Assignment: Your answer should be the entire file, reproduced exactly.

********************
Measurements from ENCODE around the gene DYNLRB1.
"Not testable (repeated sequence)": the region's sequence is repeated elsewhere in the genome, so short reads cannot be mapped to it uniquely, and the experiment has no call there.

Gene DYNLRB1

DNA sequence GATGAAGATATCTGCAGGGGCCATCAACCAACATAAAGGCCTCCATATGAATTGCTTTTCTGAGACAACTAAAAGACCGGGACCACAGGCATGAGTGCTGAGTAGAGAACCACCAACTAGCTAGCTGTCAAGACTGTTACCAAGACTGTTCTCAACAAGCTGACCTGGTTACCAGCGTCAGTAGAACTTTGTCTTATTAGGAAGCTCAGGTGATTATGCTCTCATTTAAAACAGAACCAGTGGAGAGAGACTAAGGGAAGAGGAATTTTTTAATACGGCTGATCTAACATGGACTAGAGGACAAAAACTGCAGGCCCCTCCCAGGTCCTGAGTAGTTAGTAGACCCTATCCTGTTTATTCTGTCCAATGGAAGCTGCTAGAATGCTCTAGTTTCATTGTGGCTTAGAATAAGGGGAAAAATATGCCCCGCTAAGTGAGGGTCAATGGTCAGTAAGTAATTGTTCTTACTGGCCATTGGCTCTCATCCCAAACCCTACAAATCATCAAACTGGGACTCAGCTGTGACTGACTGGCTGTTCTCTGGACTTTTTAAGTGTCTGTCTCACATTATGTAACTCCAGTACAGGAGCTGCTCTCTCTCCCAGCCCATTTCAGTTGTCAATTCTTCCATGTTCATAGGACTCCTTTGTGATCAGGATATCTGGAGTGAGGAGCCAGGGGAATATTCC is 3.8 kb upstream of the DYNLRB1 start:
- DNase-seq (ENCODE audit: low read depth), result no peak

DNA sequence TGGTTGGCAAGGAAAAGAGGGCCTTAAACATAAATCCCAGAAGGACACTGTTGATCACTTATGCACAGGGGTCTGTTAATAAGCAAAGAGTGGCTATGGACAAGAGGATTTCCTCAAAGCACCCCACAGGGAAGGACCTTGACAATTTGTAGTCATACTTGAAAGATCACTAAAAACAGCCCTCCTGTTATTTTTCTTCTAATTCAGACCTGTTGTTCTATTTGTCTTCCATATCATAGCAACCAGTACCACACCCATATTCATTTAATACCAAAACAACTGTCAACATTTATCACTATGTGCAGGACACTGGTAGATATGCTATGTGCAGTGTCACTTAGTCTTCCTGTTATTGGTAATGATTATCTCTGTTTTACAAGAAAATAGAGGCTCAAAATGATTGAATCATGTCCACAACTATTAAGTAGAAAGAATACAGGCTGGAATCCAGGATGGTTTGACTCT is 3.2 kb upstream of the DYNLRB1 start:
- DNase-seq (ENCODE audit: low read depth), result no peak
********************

Measurements from ENCODE around the gene DYNLRB1.
"Not testable (repeated sequence)": the region's sequence is repeated elsewhere in the genome, so short reads cannot be mapped to it uniquely, and the experiment has no call there.

Gene DYNLRB1

DNA sequence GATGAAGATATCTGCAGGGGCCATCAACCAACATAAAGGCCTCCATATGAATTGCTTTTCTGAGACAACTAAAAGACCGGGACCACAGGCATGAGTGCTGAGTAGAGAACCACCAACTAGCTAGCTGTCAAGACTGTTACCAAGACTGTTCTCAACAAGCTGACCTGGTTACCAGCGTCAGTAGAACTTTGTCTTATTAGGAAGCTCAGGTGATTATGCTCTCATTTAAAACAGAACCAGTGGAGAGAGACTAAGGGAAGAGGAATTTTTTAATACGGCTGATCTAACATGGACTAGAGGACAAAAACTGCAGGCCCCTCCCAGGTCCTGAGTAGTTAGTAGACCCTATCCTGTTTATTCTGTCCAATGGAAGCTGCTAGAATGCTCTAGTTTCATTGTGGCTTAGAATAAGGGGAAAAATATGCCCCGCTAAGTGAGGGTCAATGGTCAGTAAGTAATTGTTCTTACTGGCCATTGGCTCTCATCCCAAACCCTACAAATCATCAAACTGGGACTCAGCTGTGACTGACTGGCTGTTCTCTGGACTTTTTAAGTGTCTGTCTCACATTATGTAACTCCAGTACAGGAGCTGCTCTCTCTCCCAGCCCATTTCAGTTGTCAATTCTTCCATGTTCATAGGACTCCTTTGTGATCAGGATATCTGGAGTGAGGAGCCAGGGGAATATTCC is 3.8 kb upstream of the DYNLRB1 start:
- DNase-seq (ENCODE audit: low read depth), result no peak

DNA sequence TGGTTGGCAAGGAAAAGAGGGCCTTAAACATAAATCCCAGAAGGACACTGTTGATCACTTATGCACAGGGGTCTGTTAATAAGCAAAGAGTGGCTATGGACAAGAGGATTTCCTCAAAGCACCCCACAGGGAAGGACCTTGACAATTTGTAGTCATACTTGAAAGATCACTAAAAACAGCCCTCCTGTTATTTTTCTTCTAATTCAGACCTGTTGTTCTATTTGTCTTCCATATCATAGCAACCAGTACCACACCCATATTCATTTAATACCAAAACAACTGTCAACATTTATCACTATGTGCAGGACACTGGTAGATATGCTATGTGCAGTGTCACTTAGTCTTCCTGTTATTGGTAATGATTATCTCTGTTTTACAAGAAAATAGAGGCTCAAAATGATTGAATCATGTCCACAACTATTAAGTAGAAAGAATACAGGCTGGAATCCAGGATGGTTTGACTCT is 3.2 kb upstream of the DYNLRB1 start:
- DNase-seq (ENCODE audit: low read depth), result no peak